Dr Blake's comment: Definitely, these boots need to be part of your wardrobe when the joint gets flared up. As soon as it does, go to the boot to calm things down. Wear 3 days longer than you think you need to. My current favorite is from Ovation Medical.

http://www.ovationmed.com/

The idea of a fusion sounds insane and having read a lot from your blog; it sounds like the surgery is just the BEGINNING of more problems.
Dr Blake's comment: I am not as sour on big toe joint fusions as I use to be, but the patient must be very carefully selected and informed on all the choices/possibilities. There is no going back, so that bothers me. It completely, and suddenly, eliminates all big toe joint ROM and that bothers me. It is the sudden loss that I find the body has a hard time dealing with, not the gradual loss as you naturally go from Hallux Limitus to Hallux Rigidus. That being said, we are adaptable creatures. We can do this, but it can be a great challenge. I have never seen a study, although it probably exists, to look at the common body compensations and resultant problems after big toe joint fusion. Fuse if it must be fused, but make sure every i is dotted and t crossed before making that decision. 

The last doc said I have only 10% movement in my toe (and only 60% in my left foot...EEGAD, et tu, Brute?!?!) 
Dr Blake's comment: I just love you and your humor. Good for you, because you have to be able to laugh at the situation, yourself, and anything else that tickles your fancy!! If you have only 10%, or 6-8 degrees, fusing the toe is less traumatic to your body than if you had 30 or 40 degrees.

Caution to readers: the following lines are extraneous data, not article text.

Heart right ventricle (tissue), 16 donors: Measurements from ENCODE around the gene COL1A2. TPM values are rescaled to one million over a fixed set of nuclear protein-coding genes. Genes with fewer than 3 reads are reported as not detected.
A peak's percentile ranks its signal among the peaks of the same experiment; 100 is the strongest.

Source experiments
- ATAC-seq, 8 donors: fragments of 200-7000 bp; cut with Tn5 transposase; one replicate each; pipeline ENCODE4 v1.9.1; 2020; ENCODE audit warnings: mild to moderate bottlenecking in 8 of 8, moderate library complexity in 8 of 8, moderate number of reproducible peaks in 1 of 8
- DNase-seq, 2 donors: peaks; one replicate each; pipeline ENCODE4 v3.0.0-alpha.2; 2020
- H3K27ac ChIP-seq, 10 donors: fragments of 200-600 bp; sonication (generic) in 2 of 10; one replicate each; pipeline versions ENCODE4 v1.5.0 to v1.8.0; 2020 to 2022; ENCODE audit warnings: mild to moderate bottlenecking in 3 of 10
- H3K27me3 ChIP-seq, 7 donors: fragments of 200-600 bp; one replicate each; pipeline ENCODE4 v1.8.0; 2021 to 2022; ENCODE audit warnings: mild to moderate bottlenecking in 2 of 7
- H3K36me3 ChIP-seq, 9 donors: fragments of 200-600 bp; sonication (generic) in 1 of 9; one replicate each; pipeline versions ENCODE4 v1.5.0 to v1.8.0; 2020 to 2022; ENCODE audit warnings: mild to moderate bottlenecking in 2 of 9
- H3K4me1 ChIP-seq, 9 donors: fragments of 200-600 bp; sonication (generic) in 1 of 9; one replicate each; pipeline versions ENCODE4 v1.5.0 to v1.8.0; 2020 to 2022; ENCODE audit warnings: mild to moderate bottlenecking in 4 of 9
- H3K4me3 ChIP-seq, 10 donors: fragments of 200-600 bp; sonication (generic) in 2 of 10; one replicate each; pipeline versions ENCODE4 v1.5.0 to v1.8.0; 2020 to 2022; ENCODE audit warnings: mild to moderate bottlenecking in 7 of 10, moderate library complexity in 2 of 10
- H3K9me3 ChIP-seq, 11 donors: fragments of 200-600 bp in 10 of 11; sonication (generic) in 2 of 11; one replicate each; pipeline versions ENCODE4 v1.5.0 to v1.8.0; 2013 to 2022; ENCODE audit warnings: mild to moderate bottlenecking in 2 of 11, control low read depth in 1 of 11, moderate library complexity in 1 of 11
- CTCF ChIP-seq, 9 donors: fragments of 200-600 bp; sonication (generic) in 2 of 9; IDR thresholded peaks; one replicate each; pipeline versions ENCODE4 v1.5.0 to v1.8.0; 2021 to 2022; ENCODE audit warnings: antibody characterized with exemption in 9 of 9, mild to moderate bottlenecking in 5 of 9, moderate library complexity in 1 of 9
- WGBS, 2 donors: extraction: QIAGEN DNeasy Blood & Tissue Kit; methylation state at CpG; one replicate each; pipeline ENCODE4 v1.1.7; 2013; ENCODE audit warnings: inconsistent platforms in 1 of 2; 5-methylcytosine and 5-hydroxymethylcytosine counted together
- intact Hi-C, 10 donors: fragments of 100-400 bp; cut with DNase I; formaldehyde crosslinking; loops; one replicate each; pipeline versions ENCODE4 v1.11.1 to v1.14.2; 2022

The pain is obviously pretty severe because coming from a physician's family, we, of course, never ever seek medical advice unless we are at death's door. 
Dr Blake's comment: Amen!!! 

From the first orthopedic visit over three years ago, where the doc said take Moebic and then return for surgery when I can no longer stand it (NO mention of boot, orthotics, otc gels...said there was nothing I could do.) ,to the podiatrist who loves cortizone and surgery to the Sports Med guy who insists on total fusion; I'd say I wish I had sought help earlier, but it looks like everyone would have opted for a "wait and see...and suffer" approach anyway.

I do not want this surgery, Dr. Blake. If there is anyone in the Alabama or Georgia area (how bout the entire Southeast) you could recommend, I would gladly limp over.
Dr Blake's comment: Please look up Drs Perry Julian and Edward Lopez. Let me know what they say. Good Luck. Rich

http://www.aapsm.org/members.html

Thank you so much for this blog. It's giving people hope and probably years of surgery/pain free feet!

Jane (name changed)

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Thank you very much for leaving a comment. Due to my time restraints, some comments may not be answered.I will answer questions that I feel will help the community as a whole.. I can only answer medical questions in a general form. No specific answers can be given. Please consult a podiatrist, therapist, orthopedist, or sports medicine physician in your area for specific questions.